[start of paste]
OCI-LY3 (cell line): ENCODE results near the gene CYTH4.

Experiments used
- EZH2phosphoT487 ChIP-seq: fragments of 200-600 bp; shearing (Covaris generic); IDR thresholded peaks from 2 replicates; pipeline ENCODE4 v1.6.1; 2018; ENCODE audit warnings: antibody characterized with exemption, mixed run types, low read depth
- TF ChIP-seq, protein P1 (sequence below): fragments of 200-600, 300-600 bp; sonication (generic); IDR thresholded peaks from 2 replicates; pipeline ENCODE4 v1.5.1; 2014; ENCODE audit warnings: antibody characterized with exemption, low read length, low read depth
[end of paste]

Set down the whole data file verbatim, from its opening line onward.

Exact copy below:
OCI-LY3 (cell line): ENCODE results near the gene CYTH4.

Experiments used
- EZH2phosphoT487 ChIP-seq: fragments of 200-600 bp; shearing (Covaris generic); IDR thresholded peaks from 2 replicates; pipeline ENCODE4 v1.6.1; 2018; ENCODE audit warnings: antibody characterized with exemption, mixed run types, low read depth
- TF ChIP-seq, protein P1 (sequence below): fragments of 200-600, 300-600 bp; sonication (generic); IDR thresholded peaks from 2 replicates; pipeline ENCODE4 v1.5.1; 2014; ENCODE audit warnings: antibody characterized with exemption, low read length, low read depth